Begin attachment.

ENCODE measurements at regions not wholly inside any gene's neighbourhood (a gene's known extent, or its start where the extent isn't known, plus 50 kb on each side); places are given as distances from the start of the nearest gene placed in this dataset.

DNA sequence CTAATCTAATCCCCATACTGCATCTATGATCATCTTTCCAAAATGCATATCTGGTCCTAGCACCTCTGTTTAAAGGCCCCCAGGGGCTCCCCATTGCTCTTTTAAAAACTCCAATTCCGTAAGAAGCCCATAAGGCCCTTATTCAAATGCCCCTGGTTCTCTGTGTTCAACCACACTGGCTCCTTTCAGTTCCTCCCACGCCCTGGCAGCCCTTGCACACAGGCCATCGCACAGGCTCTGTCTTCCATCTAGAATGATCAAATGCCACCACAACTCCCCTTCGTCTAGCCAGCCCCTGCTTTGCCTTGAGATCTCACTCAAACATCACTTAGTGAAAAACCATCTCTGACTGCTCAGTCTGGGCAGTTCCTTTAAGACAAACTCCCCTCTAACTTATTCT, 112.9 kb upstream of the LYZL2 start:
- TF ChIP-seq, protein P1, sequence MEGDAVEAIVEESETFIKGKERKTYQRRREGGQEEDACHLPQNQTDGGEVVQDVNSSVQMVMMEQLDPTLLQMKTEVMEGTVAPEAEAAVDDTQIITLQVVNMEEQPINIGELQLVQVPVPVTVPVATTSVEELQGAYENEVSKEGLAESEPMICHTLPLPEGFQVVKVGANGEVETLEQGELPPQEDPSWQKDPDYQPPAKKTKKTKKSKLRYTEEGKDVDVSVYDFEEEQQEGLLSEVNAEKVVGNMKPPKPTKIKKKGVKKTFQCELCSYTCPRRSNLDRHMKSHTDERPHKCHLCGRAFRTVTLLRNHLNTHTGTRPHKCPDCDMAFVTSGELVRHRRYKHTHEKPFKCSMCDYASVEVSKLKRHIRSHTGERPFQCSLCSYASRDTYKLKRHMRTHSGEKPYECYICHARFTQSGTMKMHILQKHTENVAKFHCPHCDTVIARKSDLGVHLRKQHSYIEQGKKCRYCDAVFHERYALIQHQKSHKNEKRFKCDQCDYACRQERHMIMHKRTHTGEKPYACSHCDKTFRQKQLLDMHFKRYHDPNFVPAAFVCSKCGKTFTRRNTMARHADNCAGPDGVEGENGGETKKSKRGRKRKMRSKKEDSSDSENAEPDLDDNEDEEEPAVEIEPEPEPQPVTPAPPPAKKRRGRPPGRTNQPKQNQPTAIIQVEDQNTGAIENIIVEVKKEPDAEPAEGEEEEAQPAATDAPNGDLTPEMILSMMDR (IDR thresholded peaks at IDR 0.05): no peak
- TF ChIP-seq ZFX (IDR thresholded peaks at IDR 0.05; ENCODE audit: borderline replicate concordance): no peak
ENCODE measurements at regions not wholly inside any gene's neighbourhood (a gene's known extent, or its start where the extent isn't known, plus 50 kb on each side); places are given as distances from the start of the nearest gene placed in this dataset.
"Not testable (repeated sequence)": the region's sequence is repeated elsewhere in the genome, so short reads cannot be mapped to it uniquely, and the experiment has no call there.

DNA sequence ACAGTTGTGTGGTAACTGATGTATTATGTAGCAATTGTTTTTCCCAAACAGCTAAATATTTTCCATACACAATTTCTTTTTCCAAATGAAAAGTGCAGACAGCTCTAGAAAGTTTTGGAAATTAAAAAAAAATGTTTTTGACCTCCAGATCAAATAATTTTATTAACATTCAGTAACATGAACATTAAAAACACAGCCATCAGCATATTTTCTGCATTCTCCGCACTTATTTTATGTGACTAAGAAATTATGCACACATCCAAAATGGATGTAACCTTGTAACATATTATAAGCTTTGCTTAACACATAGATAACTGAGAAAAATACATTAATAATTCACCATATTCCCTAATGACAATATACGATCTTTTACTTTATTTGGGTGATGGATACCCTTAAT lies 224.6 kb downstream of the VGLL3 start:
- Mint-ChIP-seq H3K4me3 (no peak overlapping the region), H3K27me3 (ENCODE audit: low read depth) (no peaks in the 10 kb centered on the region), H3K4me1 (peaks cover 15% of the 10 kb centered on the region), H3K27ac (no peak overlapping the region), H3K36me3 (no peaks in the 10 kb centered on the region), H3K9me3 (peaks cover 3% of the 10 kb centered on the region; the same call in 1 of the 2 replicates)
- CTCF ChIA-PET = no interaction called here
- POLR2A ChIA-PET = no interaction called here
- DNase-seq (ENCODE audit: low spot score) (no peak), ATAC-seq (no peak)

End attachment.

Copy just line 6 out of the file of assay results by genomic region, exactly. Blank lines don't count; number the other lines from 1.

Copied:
"Not testable (repeated sequence)": the region's sequence is repeated elsewhere in the genome, so short reads cannot be mapped to it uniquely, and the experiment has no call there.